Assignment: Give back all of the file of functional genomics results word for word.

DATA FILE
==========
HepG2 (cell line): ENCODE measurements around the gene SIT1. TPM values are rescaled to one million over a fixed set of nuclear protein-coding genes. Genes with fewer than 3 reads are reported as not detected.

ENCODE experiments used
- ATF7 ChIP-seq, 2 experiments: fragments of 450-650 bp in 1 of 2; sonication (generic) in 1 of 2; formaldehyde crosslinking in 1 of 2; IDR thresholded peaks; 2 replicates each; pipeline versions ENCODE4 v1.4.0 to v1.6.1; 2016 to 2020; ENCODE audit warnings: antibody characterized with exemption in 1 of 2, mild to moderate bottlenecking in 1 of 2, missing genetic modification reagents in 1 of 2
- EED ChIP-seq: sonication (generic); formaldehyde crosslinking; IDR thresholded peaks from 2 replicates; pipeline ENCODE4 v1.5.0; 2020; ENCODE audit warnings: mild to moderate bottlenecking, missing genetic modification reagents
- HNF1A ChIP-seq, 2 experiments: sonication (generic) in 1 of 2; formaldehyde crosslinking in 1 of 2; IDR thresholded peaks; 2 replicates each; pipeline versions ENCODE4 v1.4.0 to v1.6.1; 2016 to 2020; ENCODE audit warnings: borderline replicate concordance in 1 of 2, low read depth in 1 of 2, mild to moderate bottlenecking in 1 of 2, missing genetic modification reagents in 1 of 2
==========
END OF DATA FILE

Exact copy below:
HepG2 (cell line): ENCODE measurements around the gene SIT1. TPM values are rescaled to one million over a fixed set of nuclear protein-coding genes. Genes with fewer than 3 reads are reported as not detected.

ENCODE experiments used
- ATF7 ChIP-seq, 2 experiments: fragments of 450-650 bp in 1 of 2; sonication (generic) in 1 of 2; formaldehyde crosslinking in 1 of 2; IDR thresholded peaks; 2 replicates each; pipeline versions ENCODE4 v1.4.0 to v1.6.1; 2016 to 2020; ENCODE audit warnings: antibody characterized with exemption in 1 of 2, mild to moderate bottlenecking in 1 of 2, missing genetic modification reagents in 1 of 2
- EED ChIP-seq: sonication (generic); formaldehyde crosslinking; IDR thresholded peaks from 2 replicates; pipeline ENCODE4 v1.5.0; 2020; ENCODE audit warnings: mild to moderate bottlenecking, missing genetic modification reagents
- HNF1A ChIP-seq, 2 experiments: sonication (generic) in 1 of 2; formaldehyde crosslinking in 1 of 2; IDR thresholded peaks; 2 replicates each; pipeline versions ENCODE4 v1.4.0 to v1.6.1; 2016 to 2020; ENCODE audit warnings: borderline replicate concordance in 1 of 2, low read depth in 1 of 2, mild to moderate bottlenecking in 1 of 2, missing genetic modification reagents in 1 of 2